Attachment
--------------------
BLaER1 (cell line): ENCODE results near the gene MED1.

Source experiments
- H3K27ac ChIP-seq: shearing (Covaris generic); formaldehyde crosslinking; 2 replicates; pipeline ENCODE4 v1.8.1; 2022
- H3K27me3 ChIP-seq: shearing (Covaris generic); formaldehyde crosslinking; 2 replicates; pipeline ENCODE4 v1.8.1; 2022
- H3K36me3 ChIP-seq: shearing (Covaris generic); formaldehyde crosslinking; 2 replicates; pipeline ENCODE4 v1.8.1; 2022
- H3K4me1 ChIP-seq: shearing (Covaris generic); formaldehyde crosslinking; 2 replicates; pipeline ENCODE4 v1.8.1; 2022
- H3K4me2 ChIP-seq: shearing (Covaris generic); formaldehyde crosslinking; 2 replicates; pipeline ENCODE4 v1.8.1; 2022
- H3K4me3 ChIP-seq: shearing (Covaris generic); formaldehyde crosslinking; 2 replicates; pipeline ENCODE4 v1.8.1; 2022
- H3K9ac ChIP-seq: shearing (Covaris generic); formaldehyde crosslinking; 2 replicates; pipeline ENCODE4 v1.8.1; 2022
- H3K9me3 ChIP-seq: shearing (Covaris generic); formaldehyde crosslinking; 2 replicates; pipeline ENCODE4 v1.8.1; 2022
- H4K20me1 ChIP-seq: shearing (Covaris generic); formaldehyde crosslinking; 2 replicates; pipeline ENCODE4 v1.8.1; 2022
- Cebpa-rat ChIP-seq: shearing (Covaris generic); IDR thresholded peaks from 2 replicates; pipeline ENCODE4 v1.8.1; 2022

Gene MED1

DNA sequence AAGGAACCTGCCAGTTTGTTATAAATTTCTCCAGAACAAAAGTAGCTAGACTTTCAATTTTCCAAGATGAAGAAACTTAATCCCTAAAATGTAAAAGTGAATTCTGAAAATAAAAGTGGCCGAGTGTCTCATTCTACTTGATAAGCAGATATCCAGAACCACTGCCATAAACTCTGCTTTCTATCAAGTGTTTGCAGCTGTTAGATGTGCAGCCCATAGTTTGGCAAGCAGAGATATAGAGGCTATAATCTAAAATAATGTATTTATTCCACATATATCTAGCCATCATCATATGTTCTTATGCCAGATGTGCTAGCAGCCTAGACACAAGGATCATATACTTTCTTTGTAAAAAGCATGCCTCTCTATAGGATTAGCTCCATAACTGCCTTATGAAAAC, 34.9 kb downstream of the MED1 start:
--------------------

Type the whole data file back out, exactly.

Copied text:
BLaER1 (cell line): ENCODE results near the gene MED1.

Source experiments
- H3K27ac ChIP-seq: shearing (Covaris generic); formaldehyde crosslinking; 2 replicates; pipeline ENCODE4 v1.8.1; 2022
- H3K27me3 ChIP-seq: shearing (Covaris generic); formaldehyde crosslinking; 2 replicates; pipeline ENCODE4 v1.8.1; 2022
- H3K36me3 ChIP-seq: shearing (Covaris generic); formaldehyde crosslinking; 2 replicates; pipeline ENCODE4 v1.8.1; 2022
- H3K4me1 ChIP-seq: shearing (Covaris generic); formaldehyde crosslinking; 2 replicates; pipeline ENCODE4 v1.8.1; 2022
- H3K4me2 ChIP-seq: shearing (Covaris generic); formaldehyde crosslinking; 2 replicates; pipeline ENCODE4 v1.8.1; 2022
- H3K4me3 ChIP-seq: shearing (Covaris generic); formaldehyde crosslinking; 2 replicates; pipeline ENCODE4 v1.8.1; 2022
- H3K9ac ChIP-seq: shearing (Covaris generic); formaldehyde crosslinking; 2 replicates; pipeline ENCODE4 v1.8.1; 2022
- H3K9me3 ChIP-seq: shearing (Covaris generic); formaldehyde crosslinking; 2 replicates; pipeline ENCODE4 v1.8.1; 2022
- H4K20me1 ChIP-seq: shearing (Covaris generic); formaldehyde crosslinking; 2 replicates; pipeline ENCODE4 v1.8.1; 2022
- Cebpa-rat ChIP-seq: shearing (Covaris generic); IDR thresholded peaks from 2 replicates; pipeline ENCODE4 v1.8.1; 2022

Gene MED1

DNA sequence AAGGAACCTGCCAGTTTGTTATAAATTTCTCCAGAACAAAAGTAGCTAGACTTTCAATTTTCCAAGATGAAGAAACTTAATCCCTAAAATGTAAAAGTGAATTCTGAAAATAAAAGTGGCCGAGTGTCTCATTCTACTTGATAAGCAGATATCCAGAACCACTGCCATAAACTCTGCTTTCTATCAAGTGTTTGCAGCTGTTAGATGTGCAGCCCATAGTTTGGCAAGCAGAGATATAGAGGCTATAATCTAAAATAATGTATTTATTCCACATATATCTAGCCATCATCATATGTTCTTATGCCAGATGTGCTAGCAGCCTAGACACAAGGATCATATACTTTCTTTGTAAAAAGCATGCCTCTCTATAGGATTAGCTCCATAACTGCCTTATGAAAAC, 34.9 kb downstream of the MED1 start: